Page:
I learned a lot from my last bicycle camper prototype. One thing I
didn’t like was the limited room in the tapered front, which made turning around inside rather difficult. The idea to make a bicycle camper with the resemblance of an airstream nose came to me a while back, but instead of making a full scale mock-up like my previous project, I decided first to make a 1/4 scale model. Again, this frameless arced design is borrowed from the ‘Emergency Homeless Shelter’ design and build techniques.
The model proved that the main body, minus the floor and rear wall, would only need two 4x8ft sheets of 4mm thick fluted plastic. I originally thought of using plywood for the rear door but opted for light weigh Coroplast.
The wheels could be 20″ front bicycle wheels. I show a flexible solar panel for charging personal devices, LED lights and such.
Step 3: BUILDING THE REAL THING!
I had 5 recycled full size campaign signs kicking around, so I decide to finally make the camper.
After sitting in the dome area I decided to eliminate the front storage
compartment and have it so I would sit against the front wall and face the rear door. I had forgotten how difficult it was turning around to face forward in the narrow mock-up. In doing this I would loose the desk top and some storage, but the view and roominess would definitely be better.
Another panel is added. Unlike my Homeless Emergency Shelter, I used
small zip ties to join the panels together. Later I added 2″ white Duct tape over the outside seams.
For the frame I used six 1″x2″ pine boards purchased for under a buck
apiece. The cheap electrical plate wheel supports was not my idea, but borrowed and modified from a trailer design I saw on the internet. Thanks to the person who thought of this!
The front wheel weighs 3.5 pounds and the rear wheel 4.5 pounds. The
wheels and frame together weigh 18 pounds at a total cost of under $40.
At under 45 pounds, with the 3″ thick foam pad and cabinets, it pulled
very easily. I am however going to need a longer mirror arm to see around the shelter. I came up with this simple tow bar made from 1/2″ electrical conduit and a swiveling ball joint. It works great and the bike can be laid down flat.
The upward swinging door makes for a nice sun shade and light rain protector.
Here it is with a semi camo rattle-can paint job. I used Krylon fusion
paint that’s meant for plastic. I used this on my Homeless Emergency Shelter and it’d held up now for four years. Unfortunately it doesn’t stick to well to Duct tape. Maybe if I used Vinyl tape? The door wall is reminiscent of my Homeless Emergency Shelter having a round window that opens, except this window is made of opaque coroplast. Once the wheel chucks are installed the front legs are swung down.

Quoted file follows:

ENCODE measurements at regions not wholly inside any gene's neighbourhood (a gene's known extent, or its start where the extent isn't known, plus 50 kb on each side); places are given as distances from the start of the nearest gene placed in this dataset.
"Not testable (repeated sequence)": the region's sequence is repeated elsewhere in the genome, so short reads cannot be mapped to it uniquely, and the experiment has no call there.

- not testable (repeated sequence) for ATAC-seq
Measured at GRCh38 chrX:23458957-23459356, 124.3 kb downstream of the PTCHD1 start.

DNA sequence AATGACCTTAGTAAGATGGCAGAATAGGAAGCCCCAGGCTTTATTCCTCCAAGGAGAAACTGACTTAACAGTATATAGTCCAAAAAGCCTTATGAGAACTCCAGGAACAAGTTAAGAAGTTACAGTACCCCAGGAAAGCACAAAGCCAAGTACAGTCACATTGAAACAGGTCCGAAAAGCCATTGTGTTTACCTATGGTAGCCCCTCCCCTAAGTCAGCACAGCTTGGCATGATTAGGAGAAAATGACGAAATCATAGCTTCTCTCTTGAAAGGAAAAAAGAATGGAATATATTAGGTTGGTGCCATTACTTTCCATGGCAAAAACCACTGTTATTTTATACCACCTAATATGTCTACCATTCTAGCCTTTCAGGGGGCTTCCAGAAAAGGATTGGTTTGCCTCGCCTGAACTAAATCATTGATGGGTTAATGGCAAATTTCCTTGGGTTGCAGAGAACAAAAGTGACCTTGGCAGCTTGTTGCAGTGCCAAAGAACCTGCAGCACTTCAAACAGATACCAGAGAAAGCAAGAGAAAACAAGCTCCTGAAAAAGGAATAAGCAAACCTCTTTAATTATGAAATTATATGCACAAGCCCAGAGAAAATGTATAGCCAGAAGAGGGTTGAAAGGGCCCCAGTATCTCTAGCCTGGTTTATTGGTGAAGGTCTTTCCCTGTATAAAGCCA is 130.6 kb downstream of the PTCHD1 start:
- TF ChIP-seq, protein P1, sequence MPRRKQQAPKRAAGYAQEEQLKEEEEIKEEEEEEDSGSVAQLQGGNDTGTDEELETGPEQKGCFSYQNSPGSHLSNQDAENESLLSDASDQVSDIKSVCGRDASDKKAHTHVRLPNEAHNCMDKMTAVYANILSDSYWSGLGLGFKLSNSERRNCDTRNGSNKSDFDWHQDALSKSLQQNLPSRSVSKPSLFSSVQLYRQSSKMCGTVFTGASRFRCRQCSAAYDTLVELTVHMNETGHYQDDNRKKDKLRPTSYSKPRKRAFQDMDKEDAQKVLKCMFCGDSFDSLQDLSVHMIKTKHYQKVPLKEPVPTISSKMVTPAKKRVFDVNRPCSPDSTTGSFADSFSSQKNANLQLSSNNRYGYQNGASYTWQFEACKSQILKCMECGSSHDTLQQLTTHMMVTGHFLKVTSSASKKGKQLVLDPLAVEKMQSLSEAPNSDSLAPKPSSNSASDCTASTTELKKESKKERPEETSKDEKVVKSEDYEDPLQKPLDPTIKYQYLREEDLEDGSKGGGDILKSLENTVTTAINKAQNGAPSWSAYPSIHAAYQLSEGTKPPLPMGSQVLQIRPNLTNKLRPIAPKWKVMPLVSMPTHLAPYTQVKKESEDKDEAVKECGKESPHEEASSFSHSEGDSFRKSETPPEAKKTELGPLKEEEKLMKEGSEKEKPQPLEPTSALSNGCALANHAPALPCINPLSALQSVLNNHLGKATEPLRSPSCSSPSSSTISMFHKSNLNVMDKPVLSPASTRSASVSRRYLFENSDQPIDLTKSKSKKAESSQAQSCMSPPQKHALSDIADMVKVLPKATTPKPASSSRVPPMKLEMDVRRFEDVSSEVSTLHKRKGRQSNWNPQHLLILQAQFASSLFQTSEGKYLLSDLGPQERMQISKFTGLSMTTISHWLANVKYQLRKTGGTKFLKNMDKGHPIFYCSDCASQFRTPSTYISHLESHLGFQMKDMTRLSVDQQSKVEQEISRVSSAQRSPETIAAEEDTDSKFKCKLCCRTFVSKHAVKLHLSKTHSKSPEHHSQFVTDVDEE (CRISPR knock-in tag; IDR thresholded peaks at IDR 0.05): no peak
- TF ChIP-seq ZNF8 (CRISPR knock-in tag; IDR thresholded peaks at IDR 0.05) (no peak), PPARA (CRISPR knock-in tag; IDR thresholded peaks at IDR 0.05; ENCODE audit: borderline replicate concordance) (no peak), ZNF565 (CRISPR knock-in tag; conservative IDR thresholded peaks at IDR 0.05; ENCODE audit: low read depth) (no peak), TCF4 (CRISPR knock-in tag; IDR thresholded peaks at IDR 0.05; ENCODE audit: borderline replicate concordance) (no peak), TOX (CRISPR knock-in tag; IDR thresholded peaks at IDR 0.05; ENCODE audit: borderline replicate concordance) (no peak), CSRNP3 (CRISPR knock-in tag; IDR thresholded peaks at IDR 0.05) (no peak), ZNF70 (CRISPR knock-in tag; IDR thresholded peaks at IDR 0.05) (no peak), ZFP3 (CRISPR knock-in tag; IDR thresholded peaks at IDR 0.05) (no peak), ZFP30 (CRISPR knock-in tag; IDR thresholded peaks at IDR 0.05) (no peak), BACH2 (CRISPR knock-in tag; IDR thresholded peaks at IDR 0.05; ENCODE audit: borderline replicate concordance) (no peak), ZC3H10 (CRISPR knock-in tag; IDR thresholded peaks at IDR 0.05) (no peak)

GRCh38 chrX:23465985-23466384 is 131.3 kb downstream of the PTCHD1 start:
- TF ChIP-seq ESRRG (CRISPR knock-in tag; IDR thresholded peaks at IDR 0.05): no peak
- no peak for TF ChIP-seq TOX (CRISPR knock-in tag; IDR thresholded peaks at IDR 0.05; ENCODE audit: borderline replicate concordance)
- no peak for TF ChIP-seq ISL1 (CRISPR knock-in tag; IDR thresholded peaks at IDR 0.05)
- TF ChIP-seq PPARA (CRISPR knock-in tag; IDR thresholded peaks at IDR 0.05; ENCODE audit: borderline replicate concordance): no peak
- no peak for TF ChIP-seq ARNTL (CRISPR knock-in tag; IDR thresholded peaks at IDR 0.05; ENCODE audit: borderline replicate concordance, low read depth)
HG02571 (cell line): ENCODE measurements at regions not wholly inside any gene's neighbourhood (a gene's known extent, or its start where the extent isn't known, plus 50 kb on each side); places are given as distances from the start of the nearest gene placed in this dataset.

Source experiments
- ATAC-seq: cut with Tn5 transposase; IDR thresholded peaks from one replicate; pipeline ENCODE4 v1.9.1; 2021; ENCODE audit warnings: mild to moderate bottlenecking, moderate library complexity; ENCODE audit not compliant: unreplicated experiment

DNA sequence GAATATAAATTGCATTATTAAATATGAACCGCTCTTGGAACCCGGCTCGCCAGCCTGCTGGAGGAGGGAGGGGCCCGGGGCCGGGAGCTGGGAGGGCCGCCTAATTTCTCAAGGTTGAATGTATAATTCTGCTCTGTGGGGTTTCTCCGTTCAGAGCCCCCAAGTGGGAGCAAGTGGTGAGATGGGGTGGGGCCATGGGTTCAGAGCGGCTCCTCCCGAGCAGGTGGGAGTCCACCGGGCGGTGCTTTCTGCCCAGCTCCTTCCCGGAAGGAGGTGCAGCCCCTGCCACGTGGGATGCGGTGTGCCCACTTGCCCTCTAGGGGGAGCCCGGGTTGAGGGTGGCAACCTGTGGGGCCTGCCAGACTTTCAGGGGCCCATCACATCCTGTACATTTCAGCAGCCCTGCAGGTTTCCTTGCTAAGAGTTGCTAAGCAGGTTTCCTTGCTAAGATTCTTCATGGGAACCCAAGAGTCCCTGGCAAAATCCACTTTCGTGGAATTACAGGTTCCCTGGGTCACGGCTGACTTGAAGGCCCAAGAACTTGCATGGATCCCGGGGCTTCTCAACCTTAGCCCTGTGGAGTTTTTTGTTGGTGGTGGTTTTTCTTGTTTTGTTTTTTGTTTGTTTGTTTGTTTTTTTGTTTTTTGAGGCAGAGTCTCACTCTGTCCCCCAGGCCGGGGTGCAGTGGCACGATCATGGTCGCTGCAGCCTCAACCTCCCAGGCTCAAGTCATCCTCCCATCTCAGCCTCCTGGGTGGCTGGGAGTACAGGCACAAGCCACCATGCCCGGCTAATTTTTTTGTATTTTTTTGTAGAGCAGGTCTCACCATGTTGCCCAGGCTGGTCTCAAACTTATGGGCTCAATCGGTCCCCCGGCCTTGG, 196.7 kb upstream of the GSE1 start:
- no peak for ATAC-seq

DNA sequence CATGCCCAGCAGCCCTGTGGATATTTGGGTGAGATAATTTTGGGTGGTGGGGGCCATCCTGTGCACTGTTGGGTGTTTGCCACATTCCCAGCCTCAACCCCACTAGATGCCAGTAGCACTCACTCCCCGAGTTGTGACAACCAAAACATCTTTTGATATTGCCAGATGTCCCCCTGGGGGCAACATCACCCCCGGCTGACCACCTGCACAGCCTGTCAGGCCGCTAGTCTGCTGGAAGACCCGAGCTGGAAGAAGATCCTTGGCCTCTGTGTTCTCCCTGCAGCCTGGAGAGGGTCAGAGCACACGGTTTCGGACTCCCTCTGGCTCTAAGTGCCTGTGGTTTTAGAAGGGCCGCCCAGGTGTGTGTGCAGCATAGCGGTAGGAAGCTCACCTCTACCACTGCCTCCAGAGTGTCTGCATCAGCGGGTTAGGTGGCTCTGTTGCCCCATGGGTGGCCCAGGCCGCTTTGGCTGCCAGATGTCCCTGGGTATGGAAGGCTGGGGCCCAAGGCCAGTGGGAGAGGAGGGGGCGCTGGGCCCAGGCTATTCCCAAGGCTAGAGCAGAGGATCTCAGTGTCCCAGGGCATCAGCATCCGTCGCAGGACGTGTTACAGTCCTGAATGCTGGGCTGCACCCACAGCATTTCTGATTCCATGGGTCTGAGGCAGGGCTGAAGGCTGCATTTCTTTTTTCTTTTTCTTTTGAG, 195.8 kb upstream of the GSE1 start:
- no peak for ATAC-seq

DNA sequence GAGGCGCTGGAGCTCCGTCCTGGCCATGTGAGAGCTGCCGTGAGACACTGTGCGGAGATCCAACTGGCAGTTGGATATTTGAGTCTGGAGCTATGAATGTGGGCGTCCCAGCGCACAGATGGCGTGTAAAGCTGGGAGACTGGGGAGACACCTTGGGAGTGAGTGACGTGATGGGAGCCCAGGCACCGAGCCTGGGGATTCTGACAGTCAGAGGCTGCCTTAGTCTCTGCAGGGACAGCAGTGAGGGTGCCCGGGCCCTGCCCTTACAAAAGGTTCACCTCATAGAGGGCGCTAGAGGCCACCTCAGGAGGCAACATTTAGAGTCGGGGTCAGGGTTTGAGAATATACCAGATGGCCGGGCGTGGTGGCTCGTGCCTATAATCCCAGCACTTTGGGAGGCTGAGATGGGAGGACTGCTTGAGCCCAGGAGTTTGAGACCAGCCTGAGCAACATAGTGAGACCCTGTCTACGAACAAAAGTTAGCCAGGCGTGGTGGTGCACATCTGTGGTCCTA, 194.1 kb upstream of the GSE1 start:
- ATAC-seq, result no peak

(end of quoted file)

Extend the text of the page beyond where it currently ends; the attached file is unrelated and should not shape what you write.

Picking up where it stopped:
My shoes store nicely at the foot of the 3″ thick foam pad. The lower storage tub is for heavy items.
The dome wall makes for a nice back rest. The music acoustics are great.
The skylight or upper vent is a recycled
gallon bucket. Ample calking was added around the edges. A Plexiglas window was added to the lid. For keeping cool another lid can be added that has bug screen instead of Plexiglas.
The skylight or upper vent is a recycled gallon drywall bucket. Ample
calking was added around the edges. A hole was added to the lid and a Plexiglas view port riveted on. More calking was added. For keeping cool another lid can be added that has bug screen instead of Plexiglas. I was going to add a small circulation fan but never got around to it. Maybe this summer.
used spray-on Elmers glue to attach the bubble insulation. Later I added the 2″ wide chrome colored duct tape to the seams.
(After several years the chrome tape is starting to fall down. To do it again I’d use gorilla duct tape.)
The two upper Coroplast cabinets, although small and light weight, are strong and hold a fair amount of items.
This little drawer is actually my favorite detail in the camper.
Although I’m not an advocate of Walmart worker practices, I reluctantly found my speakers there for cheap.
If you buy a dollar meal you can also order a cup of ice. Place the ice in a zip lock bag, stick it in your little cooler and you have a micro frig for a day.
Plans are now available for this camper. I’ve also added lessons and improvements in the plans.
Step 18: The Site of Paul Elkin's
the bike caravan http://www.elkinsdiy.com/mobile-shelters/micro-ai...
his site http://www.elkinsdiy.com/
the mobile habitats of Paul Elkin's http://www.elkinsdiy.com/mobile-shelters/
Step 19: All Other Creations!